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How Long Does It Take to Adopt a Dog? Process Explained

Kathryn Copeland

By Kathryn Copeland

family adopting dog

If you’ve decided that it’s the right time to bring a dog into your family, adopting a dog from a shelter or rescue is absolutely the best thing to do! There are so many dogs that are in desperate need of a loving home, and you could be that loving home.

But how long does it actually take before you can bring your amazing new dog home? There is not one solid answer because it ultimately depends on the animal shelter or rescue group. The adoption process could potentially happen in a few hours, a few weeks, or a few months.

Here, we look at what to expect and the different factors that can make the adoption process a quick or a slow one.

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What Happens When a Dog Is Brought Into a Shelter or Rescue?

Once a dog is brought into an animal shelter or rescue group, they are typically examined and treated for any health issues. They are bathed and groomed, evaluated to determine if there are behavioral problems, vaccinated, and neutered or spayed if they are still intact. The adoption fee that you pay goes toward all the care and surgical procedures for your dog.

Many dogs are not adoptable immediately; some need extensive medical care, and others have serious behavioral problems that need to be worked on, which typically occurs in volunteer foster homes.

Some dogs are ideal candidates for adoption and won’t wait long for their forever home, while others might languish in a shelter for years.

dog in shelter
Image Credit: marcinm111, Shutterstock

How Does the Adoption Process Work?

Shelters and rescues use their websites and social media to get the word out about dogs that need a foster or forever home. Unsurprisingly, popular dogs tend to get snatched up quickly.

The first thing that happens is filling in an online form, which includes information about your home, the space you have, the hours when you won’t be home, your experience with dogs, etc. This is where you put your hat in the ring for a dog that you have your eye on or just to share what kind of dog you’re looking for.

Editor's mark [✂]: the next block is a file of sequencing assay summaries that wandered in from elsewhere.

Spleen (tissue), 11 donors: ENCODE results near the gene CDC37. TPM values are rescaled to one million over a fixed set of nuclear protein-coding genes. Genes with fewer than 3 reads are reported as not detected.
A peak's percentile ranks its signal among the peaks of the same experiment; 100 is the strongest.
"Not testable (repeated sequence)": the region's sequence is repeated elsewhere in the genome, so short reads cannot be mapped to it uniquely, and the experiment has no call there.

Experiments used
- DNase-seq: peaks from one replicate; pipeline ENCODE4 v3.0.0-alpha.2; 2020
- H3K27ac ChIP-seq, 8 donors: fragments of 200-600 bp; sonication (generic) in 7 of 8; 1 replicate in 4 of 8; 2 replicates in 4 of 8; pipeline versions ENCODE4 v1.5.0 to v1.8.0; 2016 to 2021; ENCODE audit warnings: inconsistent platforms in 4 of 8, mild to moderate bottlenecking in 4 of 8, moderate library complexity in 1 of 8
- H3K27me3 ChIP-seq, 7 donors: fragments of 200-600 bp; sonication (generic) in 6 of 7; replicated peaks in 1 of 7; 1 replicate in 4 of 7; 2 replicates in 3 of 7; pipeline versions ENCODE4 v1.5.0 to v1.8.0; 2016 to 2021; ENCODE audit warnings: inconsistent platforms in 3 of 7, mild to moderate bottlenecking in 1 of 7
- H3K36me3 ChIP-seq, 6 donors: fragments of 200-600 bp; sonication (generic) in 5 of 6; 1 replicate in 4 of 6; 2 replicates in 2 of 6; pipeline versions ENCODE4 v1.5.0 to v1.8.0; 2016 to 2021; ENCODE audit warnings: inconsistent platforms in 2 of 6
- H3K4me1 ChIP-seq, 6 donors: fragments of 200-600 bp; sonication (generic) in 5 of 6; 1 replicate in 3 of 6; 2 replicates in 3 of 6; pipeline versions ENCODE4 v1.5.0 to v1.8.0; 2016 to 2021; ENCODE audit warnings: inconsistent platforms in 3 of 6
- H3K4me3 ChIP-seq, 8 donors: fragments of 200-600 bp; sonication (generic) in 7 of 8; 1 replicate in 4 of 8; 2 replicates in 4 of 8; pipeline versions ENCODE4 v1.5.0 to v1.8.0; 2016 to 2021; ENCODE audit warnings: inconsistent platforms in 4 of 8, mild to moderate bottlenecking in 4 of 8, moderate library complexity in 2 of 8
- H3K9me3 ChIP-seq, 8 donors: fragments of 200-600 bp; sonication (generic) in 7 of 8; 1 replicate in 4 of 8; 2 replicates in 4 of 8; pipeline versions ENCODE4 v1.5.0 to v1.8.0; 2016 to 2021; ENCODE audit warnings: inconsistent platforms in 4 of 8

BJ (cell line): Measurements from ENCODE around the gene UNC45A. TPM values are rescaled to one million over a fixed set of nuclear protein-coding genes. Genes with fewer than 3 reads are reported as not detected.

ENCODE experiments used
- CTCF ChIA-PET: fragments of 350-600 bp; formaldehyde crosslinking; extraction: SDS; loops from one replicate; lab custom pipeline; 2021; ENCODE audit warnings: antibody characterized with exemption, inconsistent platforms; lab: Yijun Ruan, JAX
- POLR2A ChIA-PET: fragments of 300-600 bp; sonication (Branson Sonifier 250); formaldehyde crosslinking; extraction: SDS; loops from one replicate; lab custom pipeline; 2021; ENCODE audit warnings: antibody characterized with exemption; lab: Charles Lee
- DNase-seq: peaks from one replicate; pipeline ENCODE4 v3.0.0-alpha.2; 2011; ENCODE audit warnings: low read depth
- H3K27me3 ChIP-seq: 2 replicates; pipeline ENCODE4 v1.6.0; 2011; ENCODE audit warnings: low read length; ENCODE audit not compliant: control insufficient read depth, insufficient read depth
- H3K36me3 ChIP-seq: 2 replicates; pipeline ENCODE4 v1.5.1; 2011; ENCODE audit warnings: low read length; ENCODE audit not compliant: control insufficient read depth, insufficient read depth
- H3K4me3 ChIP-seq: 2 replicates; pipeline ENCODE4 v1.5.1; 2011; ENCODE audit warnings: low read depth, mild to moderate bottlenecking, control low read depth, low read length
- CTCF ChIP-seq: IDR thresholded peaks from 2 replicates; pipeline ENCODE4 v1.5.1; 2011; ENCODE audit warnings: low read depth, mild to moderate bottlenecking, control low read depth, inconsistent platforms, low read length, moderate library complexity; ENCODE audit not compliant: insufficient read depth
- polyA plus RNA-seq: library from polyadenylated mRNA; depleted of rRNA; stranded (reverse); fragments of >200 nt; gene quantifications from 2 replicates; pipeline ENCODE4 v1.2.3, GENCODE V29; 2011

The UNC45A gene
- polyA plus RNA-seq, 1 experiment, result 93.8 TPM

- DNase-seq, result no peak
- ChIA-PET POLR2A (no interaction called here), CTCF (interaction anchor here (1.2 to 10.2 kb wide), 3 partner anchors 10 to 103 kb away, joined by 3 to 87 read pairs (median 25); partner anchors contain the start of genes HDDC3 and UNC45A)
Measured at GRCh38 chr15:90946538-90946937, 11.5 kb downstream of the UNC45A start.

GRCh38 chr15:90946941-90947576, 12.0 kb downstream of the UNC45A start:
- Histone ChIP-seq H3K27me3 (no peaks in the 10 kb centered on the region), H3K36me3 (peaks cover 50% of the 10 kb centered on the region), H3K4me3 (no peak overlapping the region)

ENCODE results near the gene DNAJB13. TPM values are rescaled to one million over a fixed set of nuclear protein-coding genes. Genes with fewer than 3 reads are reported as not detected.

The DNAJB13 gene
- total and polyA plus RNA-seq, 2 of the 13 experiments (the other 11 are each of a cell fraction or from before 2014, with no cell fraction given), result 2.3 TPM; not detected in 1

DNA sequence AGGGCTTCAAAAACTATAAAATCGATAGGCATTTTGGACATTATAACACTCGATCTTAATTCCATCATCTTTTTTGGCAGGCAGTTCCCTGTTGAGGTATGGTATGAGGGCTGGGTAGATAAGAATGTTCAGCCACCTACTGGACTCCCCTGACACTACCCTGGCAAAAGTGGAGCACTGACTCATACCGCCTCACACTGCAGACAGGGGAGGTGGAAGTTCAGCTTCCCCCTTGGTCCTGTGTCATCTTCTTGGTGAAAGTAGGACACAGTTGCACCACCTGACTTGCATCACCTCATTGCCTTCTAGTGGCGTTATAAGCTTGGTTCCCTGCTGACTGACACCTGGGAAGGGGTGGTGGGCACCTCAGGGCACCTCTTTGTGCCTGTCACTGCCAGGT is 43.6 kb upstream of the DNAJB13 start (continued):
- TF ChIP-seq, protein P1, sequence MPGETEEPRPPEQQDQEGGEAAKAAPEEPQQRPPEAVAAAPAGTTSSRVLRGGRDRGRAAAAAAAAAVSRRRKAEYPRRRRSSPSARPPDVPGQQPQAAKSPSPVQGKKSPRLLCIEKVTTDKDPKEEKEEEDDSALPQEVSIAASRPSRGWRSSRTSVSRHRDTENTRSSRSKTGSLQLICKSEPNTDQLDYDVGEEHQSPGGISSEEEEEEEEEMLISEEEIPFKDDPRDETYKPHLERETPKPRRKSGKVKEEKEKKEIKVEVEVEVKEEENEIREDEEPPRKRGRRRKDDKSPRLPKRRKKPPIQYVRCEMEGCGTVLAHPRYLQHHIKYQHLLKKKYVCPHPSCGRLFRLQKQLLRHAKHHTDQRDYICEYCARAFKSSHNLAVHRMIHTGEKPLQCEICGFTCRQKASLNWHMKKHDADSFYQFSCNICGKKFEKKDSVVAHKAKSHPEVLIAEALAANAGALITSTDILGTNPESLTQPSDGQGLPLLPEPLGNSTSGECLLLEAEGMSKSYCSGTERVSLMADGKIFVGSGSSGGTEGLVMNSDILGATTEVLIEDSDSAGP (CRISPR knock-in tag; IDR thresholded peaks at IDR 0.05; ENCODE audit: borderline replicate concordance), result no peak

This helps the group or shelter determine if you’ll be a good dog owner and if so, which one of their dogs will be the right one for you. This often means that if a specific dog caught your eye online, there’s a good chance that they have already been adopted.

The group will usually keep your file active for about 3 to 6 months and get in touch when they find a dog that seems like a good fit. The wait for the right dog could happen overnight or in months, but this also depends on how specific you are on your application about the dog’s age or breed. The pickier your list, the longer the wait will likely be.

How Long Does It Take to Adopt a Rescue Dog?

After you are matched with a dog, the adoption process begins, which can be either quick or take several weeks (or more).

In many cases, it will start with a phone interview, during which the rescue staff will ask for more information than what they pulled from your application form.

Following this, the rescue will do a home visit to ensure that the information that you provided is correct and check that it’s a suitable place for the dog.

Additionally, you’ll be required to visit the dog in the foster home (if that’s where the dog is), which can also determine if you and the dog are a good fit. Some rescues might ask you to bring your current pets with you.

These last two steps could be done in reverse order (visiting the dog and then the home visit). Once everyone is happy, the adoption fee needs to be paid, and you can bring your new dog home.

woman adopting a dog from shelter
Image Credit: hedgehog94, Shutterstock

What About Shelters?

The process of adopting a dog at an animal shelter or larger organization like the ASPCA or Humane Society doesn’t typically take as long as rescue groups.